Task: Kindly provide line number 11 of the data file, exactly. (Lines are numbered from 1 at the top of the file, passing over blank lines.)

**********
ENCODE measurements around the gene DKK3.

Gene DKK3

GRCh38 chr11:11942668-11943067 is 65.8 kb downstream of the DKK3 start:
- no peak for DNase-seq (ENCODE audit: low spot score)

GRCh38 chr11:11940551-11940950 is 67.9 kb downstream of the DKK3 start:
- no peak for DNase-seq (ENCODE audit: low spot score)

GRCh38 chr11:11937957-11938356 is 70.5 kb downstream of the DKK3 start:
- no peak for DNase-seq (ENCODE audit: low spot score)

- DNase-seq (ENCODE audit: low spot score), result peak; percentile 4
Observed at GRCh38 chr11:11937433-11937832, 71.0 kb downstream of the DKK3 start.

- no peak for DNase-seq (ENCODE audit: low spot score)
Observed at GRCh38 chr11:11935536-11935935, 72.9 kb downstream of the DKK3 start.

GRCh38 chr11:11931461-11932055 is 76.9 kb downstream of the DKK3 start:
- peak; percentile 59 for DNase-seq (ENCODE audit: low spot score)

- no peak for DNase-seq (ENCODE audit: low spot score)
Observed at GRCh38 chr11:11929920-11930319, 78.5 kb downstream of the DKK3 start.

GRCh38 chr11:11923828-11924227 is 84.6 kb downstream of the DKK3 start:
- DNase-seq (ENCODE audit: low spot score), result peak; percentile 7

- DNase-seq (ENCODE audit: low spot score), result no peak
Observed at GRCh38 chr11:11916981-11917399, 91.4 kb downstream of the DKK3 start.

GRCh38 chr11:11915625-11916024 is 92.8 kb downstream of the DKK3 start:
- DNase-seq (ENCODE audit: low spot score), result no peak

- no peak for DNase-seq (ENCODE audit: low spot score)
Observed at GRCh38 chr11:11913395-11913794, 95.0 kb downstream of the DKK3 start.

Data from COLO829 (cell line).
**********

- no peak for DNase-seq (ENCODE audit: low spot score)